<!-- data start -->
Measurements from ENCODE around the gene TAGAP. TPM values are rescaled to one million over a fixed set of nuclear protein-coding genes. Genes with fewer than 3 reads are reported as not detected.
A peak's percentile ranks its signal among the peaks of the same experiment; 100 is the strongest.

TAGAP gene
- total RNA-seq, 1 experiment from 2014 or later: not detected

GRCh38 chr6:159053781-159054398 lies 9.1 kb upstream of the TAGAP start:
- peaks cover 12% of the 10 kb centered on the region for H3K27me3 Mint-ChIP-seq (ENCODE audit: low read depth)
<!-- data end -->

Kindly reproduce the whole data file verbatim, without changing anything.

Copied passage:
Measurements from ENCODE around the gene TAGAP. TPM values are rescaled to one million over a fixed set of nuclear protein-coding genes. Genes with fewer than 3 reads are reported as not detected.
A peak's percentile ranks its signal among the peaks of the same experiment; 100 is the strongest.

TAGAP gene
- total RNA-seq, 1 experiment from 2014 or later: not detected

GRCh38 chr6:159053781-159054398 lies 9.1 kb upstream of the TAGAP start:
- peaks cover 12% of the 10 kb centered on the region for H3K27me3 Mint-ChIP-seq (ENCODE audit: low read depth)